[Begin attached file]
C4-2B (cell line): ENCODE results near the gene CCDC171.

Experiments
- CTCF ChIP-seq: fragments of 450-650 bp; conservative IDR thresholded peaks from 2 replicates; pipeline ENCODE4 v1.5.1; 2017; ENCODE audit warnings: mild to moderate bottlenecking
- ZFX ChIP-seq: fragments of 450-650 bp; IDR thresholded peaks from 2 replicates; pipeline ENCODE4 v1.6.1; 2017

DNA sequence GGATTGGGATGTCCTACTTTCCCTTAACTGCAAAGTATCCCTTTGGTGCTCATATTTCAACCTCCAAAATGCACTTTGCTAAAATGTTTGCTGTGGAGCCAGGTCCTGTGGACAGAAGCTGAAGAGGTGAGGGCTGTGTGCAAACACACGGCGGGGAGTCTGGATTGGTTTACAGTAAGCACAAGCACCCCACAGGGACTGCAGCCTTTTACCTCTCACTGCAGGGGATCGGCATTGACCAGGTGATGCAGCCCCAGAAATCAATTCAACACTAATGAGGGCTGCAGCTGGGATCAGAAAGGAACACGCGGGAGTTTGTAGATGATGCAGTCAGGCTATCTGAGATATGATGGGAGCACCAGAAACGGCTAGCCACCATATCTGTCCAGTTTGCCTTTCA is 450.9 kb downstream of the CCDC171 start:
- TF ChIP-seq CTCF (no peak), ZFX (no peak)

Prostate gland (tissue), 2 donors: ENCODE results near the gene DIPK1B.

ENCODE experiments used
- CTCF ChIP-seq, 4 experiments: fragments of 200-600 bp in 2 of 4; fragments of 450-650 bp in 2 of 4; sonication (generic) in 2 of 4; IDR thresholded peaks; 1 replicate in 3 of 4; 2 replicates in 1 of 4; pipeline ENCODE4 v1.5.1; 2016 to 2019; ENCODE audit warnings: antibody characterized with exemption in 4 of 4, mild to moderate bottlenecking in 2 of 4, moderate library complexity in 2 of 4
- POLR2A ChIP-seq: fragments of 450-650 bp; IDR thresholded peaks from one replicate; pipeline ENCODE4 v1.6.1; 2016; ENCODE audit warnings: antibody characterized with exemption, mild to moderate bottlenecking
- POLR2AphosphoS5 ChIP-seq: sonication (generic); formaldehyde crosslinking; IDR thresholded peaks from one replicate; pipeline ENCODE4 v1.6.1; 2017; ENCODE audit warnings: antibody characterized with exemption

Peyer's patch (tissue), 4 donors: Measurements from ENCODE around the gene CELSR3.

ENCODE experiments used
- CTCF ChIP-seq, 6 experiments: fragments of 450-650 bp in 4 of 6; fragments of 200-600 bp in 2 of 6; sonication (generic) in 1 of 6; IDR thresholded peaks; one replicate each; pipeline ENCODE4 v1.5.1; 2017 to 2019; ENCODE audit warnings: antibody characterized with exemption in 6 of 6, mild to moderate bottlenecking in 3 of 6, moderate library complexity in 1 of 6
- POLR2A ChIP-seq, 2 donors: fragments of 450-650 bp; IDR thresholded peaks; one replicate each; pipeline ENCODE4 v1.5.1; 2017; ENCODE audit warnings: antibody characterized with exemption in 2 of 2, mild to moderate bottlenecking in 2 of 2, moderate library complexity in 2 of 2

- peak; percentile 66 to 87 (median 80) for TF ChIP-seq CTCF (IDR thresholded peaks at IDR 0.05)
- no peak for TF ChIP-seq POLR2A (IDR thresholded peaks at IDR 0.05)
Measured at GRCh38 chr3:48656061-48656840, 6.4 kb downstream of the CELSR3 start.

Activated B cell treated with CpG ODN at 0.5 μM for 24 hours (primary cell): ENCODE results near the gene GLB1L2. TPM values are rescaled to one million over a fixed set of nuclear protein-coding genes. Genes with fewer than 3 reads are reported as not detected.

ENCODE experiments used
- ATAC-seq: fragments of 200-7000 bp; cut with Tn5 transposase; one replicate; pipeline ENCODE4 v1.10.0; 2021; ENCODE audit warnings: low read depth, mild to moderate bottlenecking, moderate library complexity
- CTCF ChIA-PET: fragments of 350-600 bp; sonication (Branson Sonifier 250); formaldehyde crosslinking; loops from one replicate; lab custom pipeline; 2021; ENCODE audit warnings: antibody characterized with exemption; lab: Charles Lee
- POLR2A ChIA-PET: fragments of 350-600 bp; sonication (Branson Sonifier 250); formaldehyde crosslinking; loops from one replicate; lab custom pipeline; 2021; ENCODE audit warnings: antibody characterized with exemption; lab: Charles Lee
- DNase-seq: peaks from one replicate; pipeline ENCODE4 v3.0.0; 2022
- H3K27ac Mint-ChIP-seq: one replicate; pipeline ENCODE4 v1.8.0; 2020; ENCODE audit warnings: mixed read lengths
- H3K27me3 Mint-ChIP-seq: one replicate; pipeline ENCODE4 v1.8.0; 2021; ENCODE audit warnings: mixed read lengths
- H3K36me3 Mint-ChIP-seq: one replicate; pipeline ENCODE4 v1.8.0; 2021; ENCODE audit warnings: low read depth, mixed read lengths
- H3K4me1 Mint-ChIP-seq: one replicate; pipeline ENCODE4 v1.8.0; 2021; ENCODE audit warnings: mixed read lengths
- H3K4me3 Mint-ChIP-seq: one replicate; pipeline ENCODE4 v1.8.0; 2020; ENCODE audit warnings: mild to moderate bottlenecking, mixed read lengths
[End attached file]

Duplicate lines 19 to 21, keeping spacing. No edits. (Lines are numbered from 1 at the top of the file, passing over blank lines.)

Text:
Activated B cell treated with CpG ODN at 0.5 μM for 24 hours (primary cell): ENCODE results near the gene GLB1L2. TPM values are rescaled to one million over a fixed set of nuclear protein-coding genes. Genes with fewer than 3 reads are reported as not detected.

ENCODE experiments used
- ATAC-seq: fragments of 200-7000 bp; cut with Tn5 transposase; one replicate; pipeline ENCODE4 v1.10.0; 2021; ENCODE audit warnings: low read depth, mild to moderate bottlenecking, moderate library complexity